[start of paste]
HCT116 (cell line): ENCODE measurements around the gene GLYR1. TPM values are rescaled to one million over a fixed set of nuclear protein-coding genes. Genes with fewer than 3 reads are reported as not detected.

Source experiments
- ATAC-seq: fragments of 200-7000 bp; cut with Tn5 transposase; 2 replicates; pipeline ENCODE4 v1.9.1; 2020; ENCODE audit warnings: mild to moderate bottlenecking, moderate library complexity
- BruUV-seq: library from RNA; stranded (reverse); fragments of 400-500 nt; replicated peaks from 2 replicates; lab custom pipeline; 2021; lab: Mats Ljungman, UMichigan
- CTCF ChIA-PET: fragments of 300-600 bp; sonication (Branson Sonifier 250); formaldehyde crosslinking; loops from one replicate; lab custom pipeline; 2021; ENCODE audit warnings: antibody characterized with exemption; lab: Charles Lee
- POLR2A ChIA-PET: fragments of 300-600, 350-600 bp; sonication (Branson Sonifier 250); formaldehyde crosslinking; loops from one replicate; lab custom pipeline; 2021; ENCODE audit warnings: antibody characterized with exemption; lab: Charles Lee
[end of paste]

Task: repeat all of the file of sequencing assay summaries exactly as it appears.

HCT116 (cell line): ENCODE measurements around the gene GLYR1. TPM values are rescaled to one million over a fixed set of nuclear protein-coding genes. Genes with fewer than 3 reads are reported as not detected.

Source experiments
- ATAC-seq: fragments of 200-7000 bp; cut with Tn5 transposase; 2 replicates; pipeline ENCODE4 v1.9.1; 2020; ENCODE audit warnings: mild to moderate bottlenecking, moderate library complexity
- BruUV-seq: library from RNA; stranded (reverse); fragments of 400-500 nt; replicated peaks from 2 replicates; lab custom pipeline; 2021; lab: Mats Ljungman, UMichigan
- CTCF ChIA-PET: fragments of 300-600 bp; sonication (Branson Sonifier 250); formaldehyde crosslinking; loops from one replicate; lab custom pipeline; 2021; ENCODE audit warnings: antibody characterized with exemption; lab: Charles Lee
- POLR2A ChIA-PET: fragments of 300-600, 350-600 bp; sonication (Branson Sonifier 250); formaldehyde crosslinking; loops from one replicate; lab custom pipeline; 2021; ENCODE audit warnings: antibody characterized with exemption; lab: Charles Lee